TUESDAY is D-Day minus one. It is raining. What do you do when you know there is a risk it will be your last-ever day walking?

Wednesday – surgery day - will arrive before I know it. And I really have no idea what Thursday will look like.

I first met Chris Hoy after the Olympics in London. You were always going to stuff back then.

As it happened, I grew up in the village just along from Craig MacLean, Chris’s great pal.

So me and Chris got to know each other a bit, and just became mates. I was pleased he called me the day I got out of hospital after an angiogram in early November. While I had been through this whole process three times before I told him I was struggling mentally this time around.

He asked me if I knew Dr Steve Peters, the formidable psychiatrist who has worked so successfully with a variety of sports stars including the British Cycling team. He had left British Cycling before I got there, but Chris said he would give him a call.

Dr Peters phoned that night and the 30 minutes I had on the call changed my life. That is no exaggeration. I felt a million times better already. I was ready to go into surgery.

If I hadn’t spoken to him, I really would have struggled in theatre and rehabilitation. Not to mention the radiation side of things, which still looms on my horizon now. He painted a really clear picture for me and gave me something to work on which really helped.

That 30 minutes had changed my whole mindset about what Wednesday would deliver, about what coping strategies I should use to approach it. He made me aware of the thoughts that would break through my subconscious. Each one of them was trying to sabotage me.

The weekend before surgery was like giving oxygen to someone who is drowning. I knew it was my last before going into the unknown. I didn’t want to sit still, but I also couldn’t afford to get sick either.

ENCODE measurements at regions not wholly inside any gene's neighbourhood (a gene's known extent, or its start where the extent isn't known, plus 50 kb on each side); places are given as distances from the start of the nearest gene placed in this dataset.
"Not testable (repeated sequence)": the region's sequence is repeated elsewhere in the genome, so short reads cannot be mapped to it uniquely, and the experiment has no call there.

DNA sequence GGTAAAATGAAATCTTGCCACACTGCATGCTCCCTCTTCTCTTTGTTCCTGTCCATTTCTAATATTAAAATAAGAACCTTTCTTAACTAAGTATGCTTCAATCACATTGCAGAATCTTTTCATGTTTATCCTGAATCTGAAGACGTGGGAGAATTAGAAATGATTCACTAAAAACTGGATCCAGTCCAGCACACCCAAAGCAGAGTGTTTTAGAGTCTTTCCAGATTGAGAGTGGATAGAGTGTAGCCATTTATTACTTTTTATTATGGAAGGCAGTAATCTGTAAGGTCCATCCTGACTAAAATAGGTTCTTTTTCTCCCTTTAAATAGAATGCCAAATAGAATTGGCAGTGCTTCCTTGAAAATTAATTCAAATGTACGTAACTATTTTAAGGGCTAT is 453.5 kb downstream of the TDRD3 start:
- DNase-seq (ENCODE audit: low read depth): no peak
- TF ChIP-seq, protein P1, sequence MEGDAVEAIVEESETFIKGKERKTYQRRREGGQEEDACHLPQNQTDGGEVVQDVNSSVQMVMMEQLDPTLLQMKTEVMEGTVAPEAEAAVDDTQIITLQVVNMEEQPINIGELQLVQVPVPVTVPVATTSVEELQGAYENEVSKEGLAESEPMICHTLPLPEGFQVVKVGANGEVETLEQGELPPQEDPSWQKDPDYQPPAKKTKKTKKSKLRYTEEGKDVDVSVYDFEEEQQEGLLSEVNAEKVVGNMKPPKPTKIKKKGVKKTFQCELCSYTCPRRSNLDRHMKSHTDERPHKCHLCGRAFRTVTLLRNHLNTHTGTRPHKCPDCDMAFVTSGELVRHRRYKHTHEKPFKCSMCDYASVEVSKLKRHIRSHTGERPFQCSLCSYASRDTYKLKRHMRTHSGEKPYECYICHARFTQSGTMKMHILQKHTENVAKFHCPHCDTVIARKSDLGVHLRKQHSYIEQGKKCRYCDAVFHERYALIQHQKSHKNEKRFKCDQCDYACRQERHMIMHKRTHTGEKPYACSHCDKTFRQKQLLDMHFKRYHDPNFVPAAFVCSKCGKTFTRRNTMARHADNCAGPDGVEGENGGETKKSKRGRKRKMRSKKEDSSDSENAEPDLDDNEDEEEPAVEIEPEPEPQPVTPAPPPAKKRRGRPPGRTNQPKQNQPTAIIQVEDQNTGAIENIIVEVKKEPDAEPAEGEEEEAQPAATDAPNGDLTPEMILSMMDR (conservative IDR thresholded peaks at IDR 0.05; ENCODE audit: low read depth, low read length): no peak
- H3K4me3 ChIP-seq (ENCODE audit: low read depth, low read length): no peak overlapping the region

Jamie Murray sorted me some tickets for the ATP finals. This was just what Steve had suggested. Don’t sit around waiting for surgery. Go out and live. So between the tennis, hitting the gym and seeing friends, I never really thought about Wednesday once.

Arriving at hospital when you are not in pain is an extremely unsettling experience. I walk up to the nurses’ desk and ask for a bed even though I don’t feel sick. You don't look like a patient, she says.

This is much more worrying than last week. I know I’m in for surgery for surgery this time. The night goes slowly. I lie looking at the tiles on the roof listening to beeps and moans of pain.

The morning comes. Shower and time to put on the gown and surgery socks. No turning back now. It’s a waiting game until the porter arrives asking me to come with him.

I’m walking down the ward now in this gown and socks with a complete stranger. My family are behind me as I make small talk with this nice porter who is meeting me at my lowest. Before I know it I’m stood at the doors. Sorry only patients can go through.

I hug my family and wave goodbye, not knowing if I will see them again. But I dismiss that thought quickly. I know I will. I just don't know when.